Tracing genealogy is never an easy task. The DNA of humans are hard enough to track, but doing the same excavation on characters becomes even more problematic.
One fictional hero whose murky inspirations, while populated with the likes of Hercules and Mercury, does have a very stable definitive father figure. The son is Superman. The daddy would be Gladiator. Siegel and Shuster the midwives? Tortured metaphors are now my superpower.
Gladiator is a quasi pulp novel written by Philip Wylie and published in 1930. Based on a lawsuit filed after Superman’s premiere in 1938, the creators officially never heard of the character, even though Siegel wrote a book review of it for his high school paper. With this history, many Geeks make pilgrimages to find and read Gladiator, all in order to understand what impact this story had on an impressionable teenage boy way back in yesteryear.
And the actual tale told here is interesting to say the least. Back in turn of century America of the 1890’s, a scientist is an unhappy marriage decides to take his genetic experiments to the next level and subjects his serum onto his unborn child. Shortly after birth, it becomes obvious his theories are proven successful, causing much fury from his unsuspecting wife. After some problems raising the boy, Hugo Danner, the family takes a secretive approach, all in order to protect young one. Even before his teen years, Hugo shows advanced strength, speed, invulnerability, and incredible leaping. But virtually every time he tries to pull a Superman and save the day, the public is disbelieving to belligerent, causing many hurt feelings in Hugo.
Trying to find his way in the world, Hugo goes off to university. Many more adventures follow, with our hero hopscotching from place to place, job to job, girl to girl, you get the idea. All with the mission of fitting in, helping others, and making Earth a better world. Sideshow strongman? Interesting, but ultimately pointless. Fighting in World War Two? A good cause with brutal results. His vagabound existence showcases that with great power comes great listlessness. And some of these situations makes you feel true sorrow for Hugo, other times the ending of these phases lay squarely on his own powerful shoulders.
Coming full circle by the end, Hugo goes very far both physically and philosophically to find the answers to his existence. But the outcome of these desperate measures brings a Biblical sense to the whole enterprise. The first comic book cosmic adventure?
Gladiator raises many questions, beyond the usual pulpy roots of it would dictate. Wylie delves into thoughts about eugenics, religion, sex, responsibility, corruption, and class, and some of it feels quite daring for 1930. He is not subtle either, much like a really good Star Trek episode, he lays the issue out and expounds on it through the characters. You get the definitive idea that Wylie really wants discussions to happen now for something that seems not to far off in the future. For a social studies class, Gladiator is a quite a goldmine.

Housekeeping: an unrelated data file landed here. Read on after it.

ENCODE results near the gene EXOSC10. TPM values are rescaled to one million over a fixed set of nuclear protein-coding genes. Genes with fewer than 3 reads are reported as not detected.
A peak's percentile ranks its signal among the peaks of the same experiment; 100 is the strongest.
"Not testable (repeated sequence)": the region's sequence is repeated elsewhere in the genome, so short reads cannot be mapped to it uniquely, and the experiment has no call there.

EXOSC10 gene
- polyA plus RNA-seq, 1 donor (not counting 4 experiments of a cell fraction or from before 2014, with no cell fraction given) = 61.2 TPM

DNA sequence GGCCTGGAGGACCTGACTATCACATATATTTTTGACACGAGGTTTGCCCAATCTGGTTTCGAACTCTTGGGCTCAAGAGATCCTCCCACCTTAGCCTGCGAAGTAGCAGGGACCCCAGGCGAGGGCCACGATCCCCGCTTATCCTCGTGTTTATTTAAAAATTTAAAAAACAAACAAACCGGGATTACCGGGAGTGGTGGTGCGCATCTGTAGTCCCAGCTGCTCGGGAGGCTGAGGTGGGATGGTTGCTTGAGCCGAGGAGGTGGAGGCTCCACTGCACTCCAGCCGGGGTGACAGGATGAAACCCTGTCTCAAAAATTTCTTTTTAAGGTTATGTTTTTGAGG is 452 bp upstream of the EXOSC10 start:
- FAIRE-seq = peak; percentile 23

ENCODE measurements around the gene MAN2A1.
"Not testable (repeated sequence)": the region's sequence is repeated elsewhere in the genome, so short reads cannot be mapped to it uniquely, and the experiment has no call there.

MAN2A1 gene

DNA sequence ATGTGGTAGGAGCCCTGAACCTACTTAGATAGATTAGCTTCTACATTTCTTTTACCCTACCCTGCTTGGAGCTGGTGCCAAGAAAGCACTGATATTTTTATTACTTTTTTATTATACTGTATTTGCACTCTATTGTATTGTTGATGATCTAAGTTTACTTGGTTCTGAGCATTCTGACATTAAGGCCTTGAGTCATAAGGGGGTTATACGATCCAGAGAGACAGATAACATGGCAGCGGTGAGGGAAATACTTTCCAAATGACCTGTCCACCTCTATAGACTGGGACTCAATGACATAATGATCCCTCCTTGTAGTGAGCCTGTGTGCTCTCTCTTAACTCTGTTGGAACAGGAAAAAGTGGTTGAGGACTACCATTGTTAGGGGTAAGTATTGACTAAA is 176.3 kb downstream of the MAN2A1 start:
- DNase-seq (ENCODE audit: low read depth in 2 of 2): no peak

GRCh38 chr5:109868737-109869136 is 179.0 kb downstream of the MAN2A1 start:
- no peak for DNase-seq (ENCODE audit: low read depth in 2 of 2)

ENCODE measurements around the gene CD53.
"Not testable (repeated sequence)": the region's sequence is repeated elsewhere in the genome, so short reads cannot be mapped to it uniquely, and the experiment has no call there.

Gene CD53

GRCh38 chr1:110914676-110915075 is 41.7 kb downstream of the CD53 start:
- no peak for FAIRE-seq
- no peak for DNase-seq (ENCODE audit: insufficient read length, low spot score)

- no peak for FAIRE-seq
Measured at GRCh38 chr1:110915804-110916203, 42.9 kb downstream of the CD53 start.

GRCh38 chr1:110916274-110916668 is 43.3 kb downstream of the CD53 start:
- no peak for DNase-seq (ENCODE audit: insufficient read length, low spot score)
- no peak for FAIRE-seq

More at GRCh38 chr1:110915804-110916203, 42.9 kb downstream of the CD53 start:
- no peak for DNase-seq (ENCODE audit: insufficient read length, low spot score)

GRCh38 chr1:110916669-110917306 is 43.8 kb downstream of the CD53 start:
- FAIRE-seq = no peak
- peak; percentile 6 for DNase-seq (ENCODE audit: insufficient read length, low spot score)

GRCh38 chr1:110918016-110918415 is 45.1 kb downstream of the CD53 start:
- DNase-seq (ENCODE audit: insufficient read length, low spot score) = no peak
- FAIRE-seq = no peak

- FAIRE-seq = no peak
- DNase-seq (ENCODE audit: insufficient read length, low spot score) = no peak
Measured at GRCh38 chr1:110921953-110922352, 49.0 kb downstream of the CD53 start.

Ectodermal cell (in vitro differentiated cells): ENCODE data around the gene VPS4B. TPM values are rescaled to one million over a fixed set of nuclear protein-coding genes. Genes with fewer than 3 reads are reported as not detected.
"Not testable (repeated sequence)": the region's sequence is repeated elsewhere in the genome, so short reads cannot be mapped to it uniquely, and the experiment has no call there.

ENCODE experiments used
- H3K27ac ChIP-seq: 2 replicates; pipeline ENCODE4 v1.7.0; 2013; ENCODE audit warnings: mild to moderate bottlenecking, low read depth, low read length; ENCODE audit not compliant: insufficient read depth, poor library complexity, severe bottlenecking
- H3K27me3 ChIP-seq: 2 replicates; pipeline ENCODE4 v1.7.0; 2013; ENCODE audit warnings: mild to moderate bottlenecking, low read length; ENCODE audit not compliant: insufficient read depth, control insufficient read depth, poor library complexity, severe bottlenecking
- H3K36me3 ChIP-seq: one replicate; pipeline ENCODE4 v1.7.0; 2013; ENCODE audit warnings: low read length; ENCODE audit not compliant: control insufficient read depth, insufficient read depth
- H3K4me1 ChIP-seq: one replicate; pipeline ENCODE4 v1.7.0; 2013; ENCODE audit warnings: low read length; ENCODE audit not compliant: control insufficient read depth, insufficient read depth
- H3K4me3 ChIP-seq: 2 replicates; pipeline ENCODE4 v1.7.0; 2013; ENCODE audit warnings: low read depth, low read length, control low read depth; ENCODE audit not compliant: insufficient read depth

The one hindrance to this becoming a serious text is the writing style of Wylie. The late author had a long and prodigious career, with fiction and non-fiction, for decades. But this book feels very schizophrenic. At times, events and actions pass by in a choppy uneven fashion and makes for an ugly laboured read. Thankfully these sections are spaced out, leaving the truly good character based parts to propel you into the ideas expressed. Methinks Wylie suffered from an impatient, impulsive streak, to get to the next moral point he wanted to expound upon.
Even with the writing flaws, and slightly episodic nature of the book, the cultural impact Gladiator enjoys amoungst hardcore Geeks is huge. And I say hardcore because I fairly certain this book is not very well known in the general public, or even most Geeks. Shortly after Superman did his first leap, a comedy movie loosely based on Gladiator was released. Two adaptations into comics were done, an incomplete one by Marvel (!!) in the 1970’s, and a completed one by WildStorm several years ago. Legendary writer Roy Thomas had the basic story put into the background of the Iron Munro character in his Young All-Stars comic from DC. Fan spasms happened when Munru and Superman met just a few years ago.
For an almost forgotten book, Gladiator has made it’s own small dent into fandom all by itself. It’s true super power was not what Wylie intended, but in infiltrating the collective consciousness of two gawky boys he helped set the stage for the birth of the greatest hero of them all.
Gladiator meet Superman. Hugo Danner meet Clark Kent. Father and son. Together forever.
…is currently reading Once Every Never by Lesley Livingston.
P.S. This post is one of several I hope to do this year to celebrate the 75th Birthday of Superman. Happy Birthday Kal-El! Superman created by Jerry Siegel and Joe Shuster.
P.P.S. Superman Man Of Steel opens Friday, June 14th 2013. For an indepth look at the creation of this landmark movie, check out Jeffrey Taylor’s columns.